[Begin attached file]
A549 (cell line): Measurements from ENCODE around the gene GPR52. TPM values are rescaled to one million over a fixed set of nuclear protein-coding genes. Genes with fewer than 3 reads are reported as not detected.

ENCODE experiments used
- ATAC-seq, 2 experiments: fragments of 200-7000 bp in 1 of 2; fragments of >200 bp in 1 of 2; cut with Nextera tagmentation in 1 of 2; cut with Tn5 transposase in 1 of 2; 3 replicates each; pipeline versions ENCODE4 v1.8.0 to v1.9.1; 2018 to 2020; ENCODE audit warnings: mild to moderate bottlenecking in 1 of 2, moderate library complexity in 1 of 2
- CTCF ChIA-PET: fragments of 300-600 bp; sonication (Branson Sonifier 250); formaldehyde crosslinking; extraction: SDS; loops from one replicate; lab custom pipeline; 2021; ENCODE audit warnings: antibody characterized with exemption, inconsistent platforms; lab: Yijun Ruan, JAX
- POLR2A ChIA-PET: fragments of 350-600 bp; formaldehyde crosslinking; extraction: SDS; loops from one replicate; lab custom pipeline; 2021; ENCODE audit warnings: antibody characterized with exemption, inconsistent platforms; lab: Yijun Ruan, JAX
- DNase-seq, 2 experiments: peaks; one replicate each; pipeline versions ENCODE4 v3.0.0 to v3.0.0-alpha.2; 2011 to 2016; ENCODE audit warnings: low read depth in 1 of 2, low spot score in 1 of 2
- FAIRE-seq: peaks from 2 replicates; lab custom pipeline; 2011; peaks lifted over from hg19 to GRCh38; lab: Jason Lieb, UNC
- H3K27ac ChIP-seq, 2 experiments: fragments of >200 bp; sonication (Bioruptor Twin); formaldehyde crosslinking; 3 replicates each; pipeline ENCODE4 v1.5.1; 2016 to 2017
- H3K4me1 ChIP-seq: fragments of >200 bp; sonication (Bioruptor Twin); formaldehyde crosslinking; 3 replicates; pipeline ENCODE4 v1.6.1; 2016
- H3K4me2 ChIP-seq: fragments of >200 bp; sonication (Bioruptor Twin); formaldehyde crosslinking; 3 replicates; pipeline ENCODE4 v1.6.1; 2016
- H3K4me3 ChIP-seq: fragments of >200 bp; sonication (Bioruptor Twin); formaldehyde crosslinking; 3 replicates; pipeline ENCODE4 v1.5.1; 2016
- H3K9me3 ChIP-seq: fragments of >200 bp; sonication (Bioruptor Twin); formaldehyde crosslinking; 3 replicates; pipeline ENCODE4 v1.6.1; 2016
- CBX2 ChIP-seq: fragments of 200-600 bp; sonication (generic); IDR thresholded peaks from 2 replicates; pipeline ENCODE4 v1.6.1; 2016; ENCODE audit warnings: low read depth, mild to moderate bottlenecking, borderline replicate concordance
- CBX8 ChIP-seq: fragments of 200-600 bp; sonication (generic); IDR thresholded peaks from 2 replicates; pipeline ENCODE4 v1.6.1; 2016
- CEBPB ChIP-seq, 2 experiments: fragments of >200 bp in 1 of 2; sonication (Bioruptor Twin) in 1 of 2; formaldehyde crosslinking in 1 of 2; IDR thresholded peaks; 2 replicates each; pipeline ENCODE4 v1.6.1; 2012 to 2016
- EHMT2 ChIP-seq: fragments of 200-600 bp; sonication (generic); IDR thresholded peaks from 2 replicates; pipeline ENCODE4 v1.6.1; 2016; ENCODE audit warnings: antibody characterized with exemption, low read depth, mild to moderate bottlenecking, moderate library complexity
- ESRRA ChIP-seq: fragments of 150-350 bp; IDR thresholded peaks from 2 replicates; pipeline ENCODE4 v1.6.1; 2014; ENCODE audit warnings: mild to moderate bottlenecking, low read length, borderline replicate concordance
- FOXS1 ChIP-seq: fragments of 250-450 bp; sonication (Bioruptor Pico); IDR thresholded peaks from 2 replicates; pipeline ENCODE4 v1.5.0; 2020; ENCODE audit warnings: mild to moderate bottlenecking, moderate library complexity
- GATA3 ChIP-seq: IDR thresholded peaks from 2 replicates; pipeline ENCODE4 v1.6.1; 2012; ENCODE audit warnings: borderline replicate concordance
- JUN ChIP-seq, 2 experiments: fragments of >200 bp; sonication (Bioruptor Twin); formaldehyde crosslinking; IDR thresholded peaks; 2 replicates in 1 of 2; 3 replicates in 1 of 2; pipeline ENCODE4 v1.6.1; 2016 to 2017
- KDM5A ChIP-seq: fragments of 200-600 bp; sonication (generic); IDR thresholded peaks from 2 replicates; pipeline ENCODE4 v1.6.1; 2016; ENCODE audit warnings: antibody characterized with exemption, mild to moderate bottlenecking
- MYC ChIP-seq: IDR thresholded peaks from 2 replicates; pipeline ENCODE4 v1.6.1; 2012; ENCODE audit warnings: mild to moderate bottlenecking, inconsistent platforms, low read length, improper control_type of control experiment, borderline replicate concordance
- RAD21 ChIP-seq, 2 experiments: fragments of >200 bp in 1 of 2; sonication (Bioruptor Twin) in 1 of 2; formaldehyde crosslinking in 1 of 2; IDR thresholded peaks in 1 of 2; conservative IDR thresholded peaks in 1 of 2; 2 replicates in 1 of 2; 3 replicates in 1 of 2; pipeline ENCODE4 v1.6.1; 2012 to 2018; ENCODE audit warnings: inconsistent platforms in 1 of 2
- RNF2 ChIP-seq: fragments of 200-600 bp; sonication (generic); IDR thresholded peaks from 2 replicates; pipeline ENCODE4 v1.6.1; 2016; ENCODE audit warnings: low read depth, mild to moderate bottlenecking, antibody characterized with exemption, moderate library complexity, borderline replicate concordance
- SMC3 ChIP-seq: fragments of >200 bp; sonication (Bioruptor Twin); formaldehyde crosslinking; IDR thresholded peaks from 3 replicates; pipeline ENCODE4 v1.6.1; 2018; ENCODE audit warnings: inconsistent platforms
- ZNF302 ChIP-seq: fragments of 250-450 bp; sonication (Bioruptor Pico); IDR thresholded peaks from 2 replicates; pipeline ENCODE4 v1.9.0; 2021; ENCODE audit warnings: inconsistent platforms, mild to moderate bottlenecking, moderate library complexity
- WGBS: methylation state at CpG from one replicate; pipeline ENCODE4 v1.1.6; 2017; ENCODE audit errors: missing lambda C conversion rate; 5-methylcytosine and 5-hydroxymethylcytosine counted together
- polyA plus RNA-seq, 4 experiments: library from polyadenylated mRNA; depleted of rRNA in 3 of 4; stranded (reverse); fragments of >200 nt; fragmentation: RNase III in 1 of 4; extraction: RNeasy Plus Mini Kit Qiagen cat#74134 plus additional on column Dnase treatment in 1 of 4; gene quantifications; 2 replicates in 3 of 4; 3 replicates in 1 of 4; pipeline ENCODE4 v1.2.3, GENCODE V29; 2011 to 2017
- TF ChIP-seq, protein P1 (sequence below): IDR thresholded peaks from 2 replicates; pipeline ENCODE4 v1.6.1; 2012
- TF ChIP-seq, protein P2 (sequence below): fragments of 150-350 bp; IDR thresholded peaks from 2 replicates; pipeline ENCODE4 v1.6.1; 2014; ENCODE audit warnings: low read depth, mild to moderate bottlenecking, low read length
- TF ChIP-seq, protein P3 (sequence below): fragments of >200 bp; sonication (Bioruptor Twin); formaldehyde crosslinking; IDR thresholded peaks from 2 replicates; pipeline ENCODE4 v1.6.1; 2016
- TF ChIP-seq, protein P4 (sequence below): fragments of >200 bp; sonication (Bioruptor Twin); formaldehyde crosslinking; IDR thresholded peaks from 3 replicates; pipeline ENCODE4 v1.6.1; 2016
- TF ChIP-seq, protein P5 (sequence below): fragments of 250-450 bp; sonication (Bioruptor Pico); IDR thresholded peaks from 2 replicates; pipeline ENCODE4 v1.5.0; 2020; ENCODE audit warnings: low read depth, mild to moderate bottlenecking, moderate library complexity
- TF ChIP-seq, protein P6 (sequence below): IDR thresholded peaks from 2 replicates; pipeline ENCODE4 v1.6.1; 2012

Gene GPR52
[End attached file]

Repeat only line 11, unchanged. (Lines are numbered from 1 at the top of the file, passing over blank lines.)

- H3K4me3 ChIP-seq: fragments of >200 bp; sonication (Bioruptor Twin); formaldehyde crosslinking; 3 replicates; pipeline ENCODE4 v1.5.1; 2016